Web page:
“We systematically addressed the problems without alienating people,” Bruning said. “I don’t know if I could do it today. How did I jump from rock-to-rock without a misstep? My greatest satisfaction in North Dakota was ensuring that public wildlife lands were there to be wildlife habitat. And somehow we did it without making enemies out of those people.”

The Great Grant County Lion Wars

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Darren Bruning responding to a lion call in Grant County, Oregon, in the early 2000s.

Bruning left North Dakota for the ponderosa-pine forested canyons of Eastern Oregon – which Bruning calls a wildlife paradise. As a district biologist there, he captured bighorn sheep and mountain goats, and counted a lot of elk. He dove into wildlife health surveillance and a variety of other work, but day in and day out, the topic he dealt with most was mountain lions – and the very vocal, impassioned and lion-intolerant public.

“Every missing dog, cat, hamster and chicken had been eaten by a mountain lion. Every cow or horse that had a cut, abrasion, limp, or just looked scared had been attacked by a mountain lion. Every sheep killed by a dog was killed by a mountain lion. I called it ‘The Great Grant County Lion Wars.’”

In 2005, after five years, the opportunity to restore bighorn sheep in New Mexico lured him out the lion-infested wildlife paradise. In 2008 he began co-instructing a wildlife capture and handling course at Oregon State University, and still does. Around that same time he made his first trip to Alaska to capture harlequin and Barrow’s goldeneye ducks (and survey marine mammals and sea birds) in the Kodiak National Wildlife Refuge.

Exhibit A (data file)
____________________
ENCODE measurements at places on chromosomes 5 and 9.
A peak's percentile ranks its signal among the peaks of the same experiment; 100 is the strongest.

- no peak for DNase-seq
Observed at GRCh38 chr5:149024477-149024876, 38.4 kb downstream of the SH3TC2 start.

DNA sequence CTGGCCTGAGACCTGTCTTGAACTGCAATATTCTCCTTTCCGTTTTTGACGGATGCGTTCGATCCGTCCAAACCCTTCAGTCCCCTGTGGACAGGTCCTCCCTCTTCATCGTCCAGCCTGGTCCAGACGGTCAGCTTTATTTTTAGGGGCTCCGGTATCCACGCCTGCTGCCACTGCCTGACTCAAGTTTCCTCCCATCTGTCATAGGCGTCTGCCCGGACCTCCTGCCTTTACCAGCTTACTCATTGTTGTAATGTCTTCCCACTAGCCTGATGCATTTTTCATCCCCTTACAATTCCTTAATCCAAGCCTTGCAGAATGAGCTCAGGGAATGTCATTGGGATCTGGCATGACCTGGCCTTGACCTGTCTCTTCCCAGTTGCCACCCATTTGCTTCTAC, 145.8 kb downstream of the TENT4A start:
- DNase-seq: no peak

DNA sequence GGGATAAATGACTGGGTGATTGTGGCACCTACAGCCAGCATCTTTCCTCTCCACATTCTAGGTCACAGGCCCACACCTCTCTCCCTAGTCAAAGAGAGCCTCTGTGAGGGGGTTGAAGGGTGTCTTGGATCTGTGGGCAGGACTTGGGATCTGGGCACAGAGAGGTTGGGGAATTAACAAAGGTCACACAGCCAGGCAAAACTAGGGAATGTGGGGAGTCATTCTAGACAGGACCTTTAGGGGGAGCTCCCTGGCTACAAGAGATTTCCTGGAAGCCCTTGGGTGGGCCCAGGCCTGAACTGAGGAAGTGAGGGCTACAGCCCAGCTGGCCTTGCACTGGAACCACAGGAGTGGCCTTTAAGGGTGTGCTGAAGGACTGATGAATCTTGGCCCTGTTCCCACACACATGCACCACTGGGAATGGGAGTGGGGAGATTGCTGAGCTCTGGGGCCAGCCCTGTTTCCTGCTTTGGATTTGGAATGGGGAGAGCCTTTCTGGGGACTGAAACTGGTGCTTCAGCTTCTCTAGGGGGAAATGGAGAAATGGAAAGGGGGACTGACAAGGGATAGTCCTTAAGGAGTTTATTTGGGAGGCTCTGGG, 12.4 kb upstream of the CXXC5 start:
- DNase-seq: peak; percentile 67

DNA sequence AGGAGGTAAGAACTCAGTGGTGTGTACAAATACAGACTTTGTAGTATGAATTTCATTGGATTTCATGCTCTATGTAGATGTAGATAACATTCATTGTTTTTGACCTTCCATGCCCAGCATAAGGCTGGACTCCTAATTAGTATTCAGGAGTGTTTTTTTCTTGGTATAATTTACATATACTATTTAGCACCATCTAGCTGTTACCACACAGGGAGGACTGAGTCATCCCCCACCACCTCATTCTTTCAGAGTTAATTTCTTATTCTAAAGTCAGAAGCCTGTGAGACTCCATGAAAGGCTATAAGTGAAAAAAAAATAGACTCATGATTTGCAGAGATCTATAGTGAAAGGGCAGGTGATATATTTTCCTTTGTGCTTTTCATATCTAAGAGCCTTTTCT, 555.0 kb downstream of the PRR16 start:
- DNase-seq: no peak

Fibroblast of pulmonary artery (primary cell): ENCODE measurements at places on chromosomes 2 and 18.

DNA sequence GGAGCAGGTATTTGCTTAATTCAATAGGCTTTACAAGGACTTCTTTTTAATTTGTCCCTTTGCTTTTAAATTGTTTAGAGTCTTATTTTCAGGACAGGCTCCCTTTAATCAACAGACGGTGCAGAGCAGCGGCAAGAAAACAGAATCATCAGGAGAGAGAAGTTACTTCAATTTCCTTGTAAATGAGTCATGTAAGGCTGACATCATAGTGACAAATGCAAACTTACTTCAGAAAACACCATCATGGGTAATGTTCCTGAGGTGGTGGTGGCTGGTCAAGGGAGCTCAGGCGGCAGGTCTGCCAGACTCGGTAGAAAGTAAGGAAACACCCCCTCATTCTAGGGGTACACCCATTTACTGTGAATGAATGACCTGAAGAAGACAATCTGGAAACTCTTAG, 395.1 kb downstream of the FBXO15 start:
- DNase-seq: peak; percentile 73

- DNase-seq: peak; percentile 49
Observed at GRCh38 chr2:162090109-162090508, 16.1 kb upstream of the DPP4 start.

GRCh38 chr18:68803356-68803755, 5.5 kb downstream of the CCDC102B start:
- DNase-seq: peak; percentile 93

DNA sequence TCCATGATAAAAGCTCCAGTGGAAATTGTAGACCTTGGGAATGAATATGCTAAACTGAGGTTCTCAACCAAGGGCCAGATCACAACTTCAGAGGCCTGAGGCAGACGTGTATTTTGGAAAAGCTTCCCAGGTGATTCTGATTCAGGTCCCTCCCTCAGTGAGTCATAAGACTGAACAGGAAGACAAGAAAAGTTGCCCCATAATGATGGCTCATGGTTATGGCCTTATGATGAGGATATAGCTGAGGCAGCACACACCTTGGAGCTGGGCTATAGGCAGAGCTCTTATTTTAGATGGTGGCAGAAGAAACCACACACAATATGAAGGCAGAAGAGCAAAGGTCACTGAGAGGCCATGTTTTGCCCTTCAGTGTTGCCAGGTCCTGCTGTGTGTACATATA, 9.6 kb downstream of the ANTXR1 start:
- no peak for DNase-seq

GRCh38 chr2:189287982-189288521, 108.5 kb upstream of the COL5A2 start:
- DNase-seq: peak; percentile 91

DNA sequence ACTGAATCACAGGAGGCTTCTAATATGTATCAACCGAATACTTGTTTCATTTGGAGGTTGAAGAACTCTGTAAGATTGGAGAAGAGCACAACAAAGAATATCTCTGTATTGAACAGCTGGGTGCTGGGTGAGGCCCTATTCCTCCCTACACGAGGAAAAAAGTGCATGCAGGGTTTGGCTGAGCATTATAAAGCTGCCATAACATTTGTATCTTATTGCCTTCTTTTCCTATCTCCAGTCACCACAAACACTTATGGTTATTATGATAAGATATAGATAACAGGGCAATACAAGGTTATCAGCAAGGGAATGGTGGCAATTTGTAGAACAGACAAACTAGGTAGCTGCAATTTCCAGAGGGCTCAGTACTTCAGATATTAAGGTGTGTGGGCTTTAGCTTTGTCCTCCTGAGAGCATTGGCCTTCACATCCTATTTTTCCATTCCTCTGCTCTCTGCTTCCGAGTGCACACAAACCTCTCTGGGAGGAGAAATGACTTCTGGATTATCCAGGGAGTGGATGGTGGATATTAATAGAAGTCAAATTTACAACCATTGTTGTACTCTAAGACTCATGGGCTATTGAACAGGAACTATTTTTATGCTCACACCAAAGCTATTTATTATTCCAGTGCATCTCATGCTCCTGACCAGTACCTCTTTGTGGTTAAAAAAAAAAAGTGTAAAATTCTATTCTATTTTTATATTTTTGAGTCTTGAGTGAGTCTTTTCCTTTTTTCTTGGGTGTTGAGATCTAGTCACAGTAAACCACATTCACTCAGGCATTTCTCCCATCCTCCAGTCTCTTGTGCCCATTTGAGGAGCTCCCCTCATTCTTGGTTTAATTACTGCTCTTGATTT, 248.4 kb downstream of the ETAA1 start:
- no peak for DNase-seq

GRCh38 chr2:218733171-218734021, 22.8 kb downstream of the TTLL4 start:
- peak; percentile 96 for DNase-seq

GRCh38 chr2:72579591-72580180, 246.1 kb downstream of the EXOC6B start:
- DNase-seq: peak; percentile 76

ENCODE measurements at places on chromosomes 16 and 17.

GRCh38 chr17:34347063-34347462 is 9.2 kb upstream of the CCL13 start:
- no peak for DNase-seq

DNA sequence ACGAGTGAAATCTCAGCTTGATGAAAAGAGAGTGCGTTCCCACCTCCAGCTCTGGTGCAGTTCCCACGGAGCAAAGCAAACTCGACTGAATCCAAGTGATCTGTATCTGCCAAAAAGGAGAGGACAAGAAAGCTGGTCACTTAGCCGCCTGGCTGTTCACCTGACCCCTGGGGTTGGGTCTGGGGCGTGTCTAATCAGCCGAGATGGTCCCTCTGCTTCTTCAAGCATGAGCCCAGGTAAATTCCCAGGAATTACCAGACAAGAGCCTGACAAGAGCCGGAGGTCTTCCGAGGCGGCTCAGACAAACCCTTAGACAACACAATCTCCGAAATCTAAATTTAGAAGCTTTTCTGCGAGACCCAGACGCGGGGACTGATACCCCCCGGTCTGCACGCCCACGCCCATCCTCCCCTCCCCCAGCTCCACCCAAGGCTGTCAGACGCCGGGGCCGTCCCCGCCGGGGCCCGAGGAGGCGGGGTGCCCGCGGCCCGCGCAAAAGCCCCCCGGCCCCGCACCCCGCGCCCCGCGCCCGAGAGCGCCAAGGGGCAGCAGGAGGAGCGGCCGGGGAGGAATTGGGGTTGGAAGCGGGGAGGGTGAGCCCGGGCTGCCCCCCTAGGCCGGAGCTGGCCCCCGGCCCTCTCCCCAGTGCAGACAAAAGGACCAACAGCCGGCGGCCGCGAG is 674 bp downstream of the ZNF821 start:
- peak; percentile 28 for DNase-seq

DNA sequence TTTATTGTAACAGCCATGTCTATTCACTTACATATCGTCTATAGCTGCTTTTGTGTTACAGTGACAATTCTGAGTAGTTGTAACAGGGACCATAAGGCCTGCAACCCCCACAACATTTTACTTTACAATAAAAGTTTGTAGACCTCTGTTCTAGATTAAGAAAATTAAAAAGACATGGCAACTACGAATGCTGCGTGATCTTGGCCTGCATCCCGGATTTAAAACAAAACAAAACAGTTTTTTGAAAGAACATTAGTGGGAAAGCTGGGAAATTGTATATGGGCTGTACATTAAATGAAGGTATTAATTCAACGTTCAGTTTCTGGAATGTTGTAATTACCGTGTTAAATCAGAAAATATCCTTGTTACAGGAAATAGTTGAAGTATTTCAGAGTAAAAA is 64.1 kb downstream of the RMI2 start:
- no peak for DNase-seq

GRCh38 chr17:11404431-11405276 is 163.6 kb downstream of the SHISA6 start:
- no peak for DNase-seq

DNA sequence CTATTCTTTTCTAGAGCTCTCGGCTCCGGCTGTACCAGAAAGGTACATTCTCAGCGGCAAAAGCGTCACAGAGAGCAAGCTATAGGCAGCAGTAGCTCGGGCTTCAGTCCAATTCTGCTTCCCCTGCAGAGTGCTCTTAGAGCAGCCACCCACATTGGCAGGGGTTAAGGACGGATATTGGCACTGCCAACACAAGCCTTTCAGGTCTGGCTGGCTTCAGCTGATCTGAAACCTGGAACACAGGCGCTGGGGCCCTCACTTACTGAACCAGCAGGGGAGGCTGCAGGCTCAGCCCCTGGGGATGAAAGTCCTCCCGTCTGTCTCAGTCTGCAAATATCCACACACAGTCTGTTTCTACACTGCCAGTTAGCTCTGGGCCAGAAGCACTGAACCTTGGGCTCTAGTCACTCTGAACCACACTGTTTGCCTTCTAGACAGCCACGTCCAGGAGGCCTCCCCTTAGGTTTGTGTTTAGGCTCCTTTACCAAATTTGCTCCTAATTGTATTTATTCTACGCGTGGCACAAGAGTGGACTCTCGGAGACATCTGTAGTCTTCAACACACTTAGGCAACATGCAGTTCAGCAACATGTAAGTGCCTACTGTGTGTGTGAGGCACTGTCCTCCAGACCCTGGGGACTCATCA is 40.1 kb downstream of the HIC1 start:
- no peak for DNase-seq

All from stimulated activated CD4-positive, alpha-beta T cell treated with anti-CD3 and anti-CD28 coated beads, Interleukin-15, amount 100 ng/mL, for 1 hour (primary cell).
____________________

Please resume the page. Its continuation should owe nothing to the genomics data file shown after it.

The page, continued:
Bruning said over the years, he checked for job postings in Alaska, just in case something came up. One night, in 2011, it did – in Delta Junction in Interior Alaska. He described seeing the job opening, “I couldn’t believe my eyes. I looked at it over and over. Being a lifelong student of our national mammal, bison, I knew quite a bit about Delta bison. A truly once in a lifetime chance to be a wild bison biologist!”

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Bruning on the Yukon River on a barge, summer 2015, transporting wood bison bulls to the Lower Yukon-Innoko River herd. Bison are inside the custom blue container on the right, with an air-conditioner and tarp helping keep them cool en-route.

Bruning was hired and worked with the Delta Bison herd, and ever the multi-tasker, soon became involved with the two-decades-long effort to reintroduce wood bison to the Lower Innoko-Yukon River region of southwest Alaska. About 150 wood bison from Canada had been staged at the Alaska Wildlife Conservation Center near Girdwood in preparation for release.